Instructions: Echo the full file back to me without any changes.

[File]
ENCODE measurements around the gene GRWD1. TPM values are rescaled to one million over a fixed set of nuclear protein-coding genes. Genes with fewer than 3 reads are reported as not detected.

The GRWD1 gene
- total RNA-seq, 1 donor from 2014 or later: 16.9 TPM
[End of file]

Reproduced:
ENCODE measurements around the gene GRWD1. TPM values are rescaled to one million over a fixed set of nuclear protein-coding genes. Genes with fewer than 3 reads are reported as not detected.

The GRWD1 gene
- total RNA-seq, 1 donor from 2014 or later: 16.9 TPM